Taking Black and White Pictures

Black and white pictures can be stunning and powerful. Create this timeless look without special equipment or film by following these easy steps.

How to Get Black and White Pictures

Black and white photos appeal to many people. Their look is classic, and creates a level of visual interest that is difficult to duplicate in color. There are several different ways black and white can be achieved, not necessarily by using special film or equipment.

A picture kiosk has picture-editing software that can be used to print your film in black and white. There are also digital camera accessories that can convert color to black and white. Using these accessories, you can make prints from color or black and white negatives or prints, color slides or a digital file by choosing black and white or sepia as the color format. This is an excellent way to print the occasional black and white photograph.

Take Digital Pictures

Most digital cameras have a black and white or sepia mode. Simply shoot your photograph using this selection and your photograph output will be in black and white. Picture editing software on your computer will allow pictures to be customized as well. Try adjusting brightness and contrast settings, or darkening a distracting background. Prints should be made on a photographic ink-jet paper for rich, dark blacks and fine image detail.

What Works Best in Black and White

Since a picture is simply a two-dimensional representation of reality, when shooting black and white, texture, shape, lighting and contrast will become the dominant elements. There are some key components that can make or break the composition, though. If your scene is already bland, for example, shooting in black and white can change a boring shot into an interesting landscape. If you are looking to give a print an old-fashioned flair, a portrait in black and white or sepia can yield just the look you are after. If you have a high contrast subject, a black and white shot can serve to give a dramatic effect to your photograph.

Color Vs. Gray Tones

Possibly the most difficult part of shooting black and white is to understand how color converts to shades of gray. Some colors are nearly identical shades of gray when converted, and some are not. If your toddler comes into the room wearing completely mismatched clothing, black and white can be your best friend. If you are shooting something red against a green backdrop, the colors will convert to almost identical shades of gray and will completely flatten any contrast between the two.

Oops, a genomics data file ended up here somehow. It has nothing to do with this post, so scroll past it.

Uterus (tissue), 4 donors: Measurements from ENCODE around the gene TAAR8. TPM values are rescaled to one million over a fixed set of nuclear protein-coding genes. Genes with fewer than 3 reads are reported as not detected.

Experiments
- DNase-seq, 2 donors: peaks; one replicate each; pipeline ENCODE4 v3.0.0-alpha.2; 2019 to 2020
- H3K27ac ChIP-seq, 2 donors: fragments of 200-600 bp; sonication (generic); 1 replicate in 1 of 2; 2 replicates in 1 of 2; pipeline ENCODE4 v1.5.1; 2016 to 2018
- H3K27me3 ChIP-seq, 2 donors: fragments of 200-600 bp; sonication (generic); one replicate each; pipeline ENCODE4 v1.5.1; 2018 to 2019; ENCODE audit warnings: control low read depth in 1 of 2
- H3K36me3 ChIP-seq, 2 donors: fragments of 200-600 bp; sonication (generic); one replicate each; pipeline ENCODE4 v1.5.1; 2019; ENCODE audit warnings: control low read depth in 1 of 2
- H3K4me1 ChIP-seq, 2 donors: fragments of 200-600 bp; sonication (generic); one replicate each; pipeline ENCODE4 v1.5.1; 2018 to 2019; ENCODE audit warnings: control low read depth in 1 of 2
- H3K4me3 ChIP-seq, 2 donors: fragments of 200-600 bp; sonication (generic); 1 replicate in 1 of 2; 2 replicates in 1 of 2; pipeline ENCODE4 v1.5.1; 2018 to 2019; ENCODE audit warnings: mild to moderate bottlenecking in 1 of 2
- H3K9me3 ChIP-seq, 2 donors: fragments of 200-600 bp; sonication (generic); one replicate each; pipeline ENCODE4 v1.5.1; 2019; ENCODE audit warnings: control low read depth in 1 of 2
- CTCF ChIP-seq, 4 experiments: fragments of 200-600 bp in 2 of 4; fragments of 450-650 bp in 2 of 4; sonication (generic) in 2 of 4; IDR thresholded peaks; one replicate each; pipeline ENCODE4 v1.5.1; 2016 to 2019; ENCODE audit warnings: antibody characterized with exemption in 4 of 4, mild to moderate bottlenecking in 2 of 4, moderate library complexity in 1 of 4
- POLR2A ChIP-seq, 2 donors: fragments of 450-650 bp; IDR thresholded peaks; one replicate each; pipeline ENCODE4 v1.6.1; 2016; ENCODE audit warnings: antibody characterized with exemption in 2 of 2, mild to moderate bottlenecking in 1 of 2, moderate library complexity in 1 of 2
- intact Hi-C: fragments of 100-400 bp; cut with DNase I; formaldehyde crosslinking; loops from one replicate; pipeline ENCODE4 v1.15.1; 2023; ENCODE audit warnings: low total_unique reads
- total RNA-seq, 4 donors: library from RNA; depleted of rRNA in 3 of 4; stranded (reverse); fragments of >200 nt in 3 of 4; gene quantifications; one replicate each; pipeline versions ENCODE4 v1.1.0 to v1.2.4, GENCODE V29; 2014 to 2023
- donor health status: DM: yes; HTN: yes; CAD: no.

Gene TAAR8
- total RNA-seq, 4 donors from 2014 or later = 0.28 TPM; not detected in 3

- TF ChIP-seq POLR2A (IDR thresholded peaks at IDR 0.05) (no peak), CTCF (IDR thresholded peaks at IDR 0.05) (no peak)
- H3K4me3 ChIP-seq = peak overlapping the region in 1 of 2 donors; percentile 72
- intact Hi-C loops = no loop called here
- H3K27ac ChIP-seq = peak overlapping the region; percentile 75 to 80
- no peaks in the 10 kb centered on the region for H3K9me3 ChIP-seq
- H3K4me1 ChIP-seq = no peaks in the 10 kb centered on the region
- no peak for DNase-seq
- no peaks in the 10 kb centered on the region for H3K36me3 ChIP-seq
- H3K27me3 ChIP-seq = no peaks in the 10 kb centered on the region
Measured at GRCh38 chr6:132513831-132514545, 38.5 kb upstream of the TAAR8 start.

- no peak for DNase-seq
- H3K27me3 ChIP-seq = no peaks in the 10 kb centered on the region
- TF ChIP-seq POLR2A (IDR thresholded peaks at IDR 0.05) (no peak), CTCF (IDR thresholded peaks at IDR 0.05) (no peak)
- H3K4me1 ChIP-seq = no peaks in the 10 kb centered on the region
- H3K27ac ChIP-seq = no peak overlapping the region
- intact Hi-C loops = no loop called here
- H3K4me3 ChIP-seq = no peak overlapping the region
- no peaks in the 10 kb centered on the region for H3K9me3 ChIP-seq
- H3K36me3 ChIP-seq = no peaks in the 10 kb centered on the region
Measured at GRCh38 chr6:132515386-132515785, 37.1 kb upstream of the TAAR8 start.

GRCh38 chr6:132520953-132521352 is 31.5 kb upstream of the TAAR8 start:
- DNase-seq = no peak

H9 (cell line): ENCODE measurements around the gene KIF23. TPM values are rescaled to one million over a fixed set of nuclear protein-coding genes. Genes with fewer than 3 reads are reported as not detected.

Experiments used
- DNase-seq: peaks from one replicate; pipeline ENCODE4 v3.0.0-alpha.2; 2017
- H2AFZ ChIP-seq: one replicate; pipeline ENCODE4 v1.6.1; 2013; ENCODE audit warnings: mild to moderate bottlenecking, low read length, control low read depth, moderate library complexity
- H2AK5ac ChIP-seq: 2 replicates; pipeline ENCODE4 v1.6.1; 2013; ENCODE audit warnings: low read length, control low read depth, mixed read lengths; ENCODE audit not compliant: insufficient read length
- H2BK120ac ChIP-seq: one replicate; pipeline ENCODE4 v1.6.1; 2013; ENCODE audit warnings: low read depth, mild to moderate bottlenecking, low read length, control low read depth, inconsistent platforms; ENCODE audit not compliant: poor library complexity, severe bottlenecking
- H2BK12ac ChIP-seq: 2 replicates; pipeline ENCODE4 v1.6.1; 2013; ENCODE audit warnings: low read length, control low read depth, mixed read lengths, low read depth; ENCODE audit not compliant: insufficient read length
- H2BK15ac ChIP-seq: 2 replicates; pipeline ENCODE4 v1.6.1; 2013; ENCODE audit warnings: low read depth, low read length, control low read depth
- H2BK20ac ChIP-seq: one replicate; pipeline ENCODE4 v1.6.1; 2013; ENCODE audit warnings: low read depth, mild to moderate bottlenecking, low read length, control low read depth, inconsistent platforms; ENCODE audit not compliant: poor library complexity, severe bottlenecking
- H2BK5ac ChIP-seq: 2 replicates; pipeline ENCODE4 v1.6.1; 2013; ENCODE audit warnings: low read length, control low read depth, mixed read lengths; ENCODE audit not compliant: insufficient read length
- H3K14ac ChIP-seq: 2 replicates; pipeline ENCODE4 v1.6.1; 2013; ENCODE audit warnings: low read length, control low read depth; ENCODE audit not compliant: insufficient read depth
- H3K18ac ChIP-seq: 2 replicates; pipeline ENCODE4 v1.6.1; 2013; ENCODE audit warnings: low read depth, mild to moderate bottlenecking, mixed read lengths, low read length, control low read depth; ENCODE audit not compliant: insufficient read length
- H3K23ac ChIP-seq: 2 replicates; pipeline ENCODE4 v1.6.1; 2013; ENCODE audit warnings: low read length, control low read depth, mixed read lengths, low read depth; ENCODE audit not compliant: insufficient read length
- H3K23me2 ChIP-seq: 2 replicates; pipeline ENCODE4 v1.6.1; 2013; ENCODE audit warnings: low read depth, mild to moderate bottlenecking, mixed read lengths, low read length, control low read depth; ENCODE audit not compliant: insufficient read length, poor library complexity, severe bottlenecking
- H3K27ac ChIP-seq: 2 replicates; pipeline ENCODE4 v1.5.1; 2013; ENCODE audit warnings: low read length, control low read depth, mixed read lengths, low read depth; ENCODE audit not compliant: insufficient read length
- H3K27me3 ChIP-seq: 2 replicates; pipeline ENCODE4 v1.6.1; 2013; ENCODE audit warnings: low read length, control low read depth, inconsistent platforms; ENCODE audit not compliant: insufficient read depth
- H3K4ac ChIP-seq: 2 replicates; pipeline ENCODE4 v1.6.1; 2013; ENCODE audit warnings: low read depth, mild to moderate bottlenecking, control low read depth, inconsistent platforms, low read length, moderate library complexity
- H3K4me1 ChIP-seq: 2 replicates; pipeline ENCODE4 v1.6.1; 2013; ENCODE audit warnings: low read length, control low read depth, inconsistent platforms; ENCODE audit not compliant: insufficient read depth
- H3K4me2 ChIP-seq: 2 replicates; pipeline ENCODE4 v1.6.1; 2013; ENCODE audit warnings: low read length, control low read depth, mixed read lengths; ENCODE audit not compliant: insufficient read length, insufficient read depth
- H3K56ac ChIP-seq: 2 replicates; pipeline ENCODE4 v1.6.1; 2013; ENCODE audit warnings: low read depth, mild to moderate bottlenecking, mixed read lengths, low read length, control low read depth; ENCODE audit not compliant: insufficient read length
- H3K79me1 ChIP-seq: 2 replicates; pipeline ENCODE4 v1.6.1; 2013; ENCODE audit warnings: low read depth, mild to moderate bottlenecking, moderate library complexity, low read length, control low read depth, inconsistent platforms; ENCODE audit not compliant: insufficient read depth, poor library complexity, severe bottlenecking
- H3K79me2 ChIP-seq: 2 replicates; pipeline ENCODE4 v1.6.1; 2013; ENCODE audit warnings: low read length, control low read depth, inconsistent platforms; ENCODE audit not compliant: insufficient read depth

Decide before you shoot whether or not the scene before you will look better in color or black and white. For example, flowers generally look better in color, but if your emphasis is on a dewdrop hanging from a flower, black and white may yield a more dramatic effect.

Contrast and Key

Whether you are using photo-editing software or working in a traditional darkroom, contrast and key are the elements that can be emphasized or minimized in black and white in ways that are impossible in color.

A very extreme range between bright and dark will yield a high contrast print and confine the viewer’s attention to one element, while a scene with a narrow range of light and dark will make for a low contrast scene that will convey tranquility and peace. Remember the terms high key (primarily light tones) or low key (predominantly low tones) in relation to black and white photography. Contrast and key are not the same! A photograph can be low in contrast but high in key, as in the example of a blond, blue-eyed child against a white background.

Texture, Line and Shape

Watch for interesting texture to incorporate into your photograph. The interesting weave in a sweater or the texture of the leaves of a plant can be incorporated in your photo to create visual impact you may not necessarily see in a color print.

Lines and shapes can lead the eye through a black and white picture in ways they cannot in a color shot. A long meandering fence, rows of crops or the architecture of a building can add emphasis in a black and white print that would be less noticeable in color.


Remember that without color light becomes a very important part of the composition of the photograph. Mood can be dramatically enhanced with lighting in black and white depending on the time of day and weather conditions. A foggy or overcast day will soften a photograph and give it a mysterious, romantic mood. Harsher lighting in the early morning or late afternoon will make a photo dramatic and accentuate texture or facial features.

Black and white photography is a dying art. Keep in mind, though, that without special equipment or film the effects of black and white are easy to attain. Digital cameras with black and white or sepia features can be used. Photo kiosks and software are available to turn color prints into dramatic black and white photos with the click of the mouse. With the right composition and a little sense of adventure, any amateur photographer can turn a generic color print into an exciting black and white one.

Source information adapted from “Taking Great Pictures” atwww.kodak.com.


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